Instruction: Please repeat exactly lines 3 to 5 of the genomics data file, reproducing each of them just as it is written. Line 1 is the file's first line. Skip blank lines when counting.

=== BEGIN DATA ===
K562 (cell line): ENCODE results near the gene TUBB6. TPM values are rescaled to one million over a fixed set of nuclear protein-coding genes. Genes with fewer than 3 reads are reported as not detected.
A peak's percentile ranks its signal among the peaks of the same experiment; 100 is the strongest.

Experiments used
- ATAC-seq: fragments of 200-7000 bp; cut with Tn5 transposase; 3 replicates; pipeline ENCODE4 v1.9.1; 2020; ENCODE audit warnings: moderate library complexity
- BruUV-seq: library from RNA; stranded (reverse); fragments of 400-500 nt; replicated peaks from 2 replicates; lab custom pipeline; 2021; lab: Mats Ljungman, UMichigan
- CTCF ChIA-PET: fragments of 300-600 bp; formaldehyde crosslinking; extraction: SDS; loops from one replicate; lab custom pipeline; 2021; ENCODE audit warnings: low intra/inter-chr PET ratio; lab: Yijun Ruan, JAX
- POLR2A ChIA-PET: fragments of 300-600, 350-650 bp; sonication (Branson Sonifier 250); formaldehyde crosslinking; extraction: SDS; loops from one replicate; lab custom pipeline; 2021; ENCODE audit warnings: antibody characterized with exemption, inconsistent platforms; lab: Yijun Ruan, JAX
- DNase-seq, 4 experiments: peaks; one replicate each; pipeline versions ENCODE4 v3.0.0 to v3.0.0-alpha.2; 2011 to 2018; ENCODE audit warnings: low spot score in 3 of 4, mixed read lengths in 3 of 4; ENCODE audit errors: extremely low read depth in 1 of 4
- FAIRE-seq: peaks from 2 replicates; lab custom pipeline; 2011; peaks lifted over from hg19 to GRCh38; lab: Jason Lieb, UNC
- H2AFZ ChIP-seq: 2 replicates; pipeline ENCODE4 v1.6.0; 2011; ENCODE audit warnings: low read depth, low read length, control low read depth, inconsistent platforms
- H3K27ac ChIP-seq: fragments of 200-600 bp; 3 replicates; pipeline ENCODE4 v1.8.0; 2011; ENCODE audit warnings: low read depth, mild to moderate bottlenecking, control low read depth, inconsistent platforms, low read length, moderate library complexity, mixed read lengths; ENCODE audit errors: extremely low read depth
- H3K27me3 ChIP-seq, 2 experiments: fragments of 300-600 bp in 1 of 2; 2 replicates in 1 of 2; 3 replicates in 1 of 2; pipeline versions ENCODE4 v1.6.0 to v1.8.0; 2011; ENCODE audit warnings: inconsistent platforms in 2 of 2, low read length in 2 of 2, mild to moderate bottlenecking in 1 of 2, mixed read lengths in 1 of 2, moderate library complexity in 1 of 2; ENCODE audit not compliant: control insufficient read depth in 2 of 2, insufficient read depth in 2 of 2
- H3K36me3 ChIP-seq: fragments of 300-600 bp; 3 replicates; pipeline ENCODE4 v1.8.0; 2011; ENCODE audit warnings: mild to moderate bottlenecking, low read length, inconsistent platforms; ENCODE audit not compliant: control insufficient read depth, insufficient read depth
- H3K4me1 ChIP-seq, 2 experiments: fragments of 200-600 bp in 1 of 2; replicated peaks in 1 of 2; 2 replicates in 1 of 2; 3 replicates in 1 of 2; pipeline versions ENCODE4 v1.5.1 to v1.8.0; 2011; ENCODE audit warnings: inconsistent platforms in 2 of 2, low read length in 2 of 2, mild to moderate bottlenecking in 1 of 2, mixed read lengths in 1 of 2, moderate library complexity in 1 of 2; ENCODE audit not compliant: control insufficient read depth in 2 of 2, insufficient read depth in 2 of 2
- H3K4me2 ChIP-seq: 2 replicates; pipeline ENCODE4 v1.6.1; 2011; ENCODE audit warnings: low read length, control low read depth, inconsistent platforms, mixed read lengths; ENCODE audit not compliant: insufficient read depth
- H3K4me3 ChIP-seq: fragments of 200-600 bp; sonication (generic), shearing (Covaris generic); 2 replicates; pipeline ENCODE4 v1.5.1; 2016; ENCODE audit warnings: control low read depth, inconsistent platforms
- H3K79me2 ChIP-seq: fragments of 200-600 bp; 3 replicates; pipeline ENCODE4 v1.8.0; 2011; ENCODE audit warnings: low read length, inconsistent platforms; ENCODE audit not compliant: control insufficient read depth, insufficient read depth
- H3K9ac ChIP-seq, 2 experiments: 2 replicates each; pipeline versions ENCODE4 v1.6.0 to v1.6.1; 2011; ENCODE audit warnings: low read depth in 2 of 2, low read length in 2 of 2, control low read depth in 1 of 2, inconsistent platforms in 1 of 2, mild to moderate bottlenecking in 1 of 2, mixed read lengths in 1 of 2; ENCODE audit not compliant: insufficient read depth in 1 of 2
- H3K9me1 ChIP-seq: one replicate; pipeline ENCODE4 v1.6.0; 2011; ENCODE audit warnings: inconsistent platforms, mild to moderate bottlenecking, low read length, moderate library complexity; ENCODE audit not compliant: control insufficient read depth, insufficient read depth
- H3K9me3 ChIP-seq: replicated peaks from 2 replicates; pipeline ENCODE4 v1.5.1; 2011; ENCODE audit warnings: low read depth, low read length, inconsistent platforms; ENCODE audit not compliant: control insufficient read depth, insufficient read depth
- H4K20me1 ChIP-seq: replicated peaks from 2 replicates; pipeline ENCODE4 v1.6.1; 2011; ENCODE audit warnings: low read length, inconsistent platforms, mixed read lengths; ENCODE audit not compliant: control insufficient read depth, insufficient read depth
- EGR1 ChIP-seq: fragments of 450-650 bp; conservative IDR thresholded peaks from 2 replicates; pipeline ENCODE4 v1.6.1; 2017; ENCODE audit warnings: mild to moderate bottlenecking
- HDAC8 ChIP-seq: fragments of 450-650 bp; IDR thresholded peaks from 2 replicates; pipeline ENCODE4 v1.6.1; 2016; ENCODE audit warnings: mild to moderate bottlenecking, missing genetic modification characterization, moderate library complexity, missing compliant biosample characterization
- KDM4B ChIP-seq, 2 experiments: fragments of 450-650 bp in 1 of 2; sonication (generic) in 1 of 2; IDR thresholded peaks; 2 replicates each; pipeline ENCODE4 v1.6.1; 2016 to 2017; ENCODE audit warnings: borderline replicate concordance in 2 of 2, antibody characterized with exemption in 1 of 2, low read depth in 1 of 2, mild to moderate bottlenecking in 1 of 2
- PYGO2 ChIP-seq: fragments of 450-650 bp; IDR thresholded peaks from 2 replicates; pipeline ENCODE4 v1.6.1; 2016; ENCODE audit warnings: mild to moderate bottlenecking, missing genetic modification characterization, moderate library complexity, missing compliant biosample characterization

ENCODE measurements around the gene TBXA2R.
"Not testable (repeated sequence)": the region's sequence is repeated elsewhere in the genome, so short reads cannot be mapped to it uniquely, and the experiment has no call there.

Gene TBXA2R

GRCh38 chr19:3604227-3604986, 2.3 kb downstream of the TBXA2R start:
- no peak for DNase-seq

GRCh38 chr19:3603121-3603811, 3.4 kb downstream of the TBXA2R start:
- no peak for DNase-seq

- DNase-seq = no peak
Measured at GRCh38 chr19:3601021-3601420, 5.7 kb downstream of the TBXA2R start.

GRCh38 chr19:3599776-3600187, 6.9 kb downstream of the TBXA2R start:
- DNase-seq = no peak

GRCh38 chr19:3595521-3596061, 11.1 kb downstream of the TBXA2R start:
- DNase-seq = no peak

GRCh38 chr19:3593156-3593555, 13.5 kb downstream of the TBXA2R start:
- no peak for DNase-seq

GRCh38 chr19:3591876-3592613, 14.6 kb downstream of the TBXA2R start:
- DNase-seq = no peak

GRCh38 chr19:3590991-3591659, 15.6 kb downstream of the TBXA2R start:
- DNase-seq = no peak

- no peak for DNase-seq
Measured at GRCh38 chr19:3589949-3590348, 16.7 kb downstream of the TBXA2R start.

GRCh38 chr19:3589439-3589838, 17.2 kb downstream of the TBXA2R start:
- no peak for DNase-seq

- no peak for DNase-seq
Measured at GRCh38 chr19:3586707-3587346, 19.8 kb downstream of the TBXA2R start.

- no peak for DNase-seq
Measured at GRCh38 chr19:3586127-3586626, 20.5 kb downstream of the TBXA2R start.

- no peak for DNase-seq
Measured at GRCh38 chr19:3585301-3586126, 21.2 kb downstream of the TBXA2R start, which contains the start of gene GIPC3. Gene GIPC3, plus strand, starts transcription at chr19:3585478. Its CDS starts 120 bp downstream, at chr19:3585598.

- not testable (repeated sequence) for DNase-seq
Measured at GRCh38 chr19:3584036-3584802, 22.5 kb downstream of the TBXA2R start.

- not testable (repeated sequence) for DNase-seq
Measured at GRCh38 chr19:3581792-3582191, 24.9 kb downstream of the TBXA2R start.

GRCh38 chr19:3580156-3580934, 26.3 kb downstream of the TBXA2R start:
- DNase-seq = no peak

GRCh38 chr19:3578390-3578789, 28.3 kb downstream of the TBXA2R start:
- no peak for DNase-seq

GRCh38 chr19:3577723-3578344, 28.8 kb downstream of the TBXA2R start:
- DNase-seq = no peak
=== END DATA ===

Experiments used
- ATAC-seq: fragments of 200-7000 bp; cut with Tn5 transposase; 3 replicates; pipeline ENCODE4 v1.9.1; 2020; ENCODE audit warnings: moderate library complexity
- BruUV-seq: library from RNA; stranded (reverse); fragments of 400-500 nt; replicated peaks from 2 replicates; lab custom pipeline; 2021; lab: Mats Ljungman, UMichigan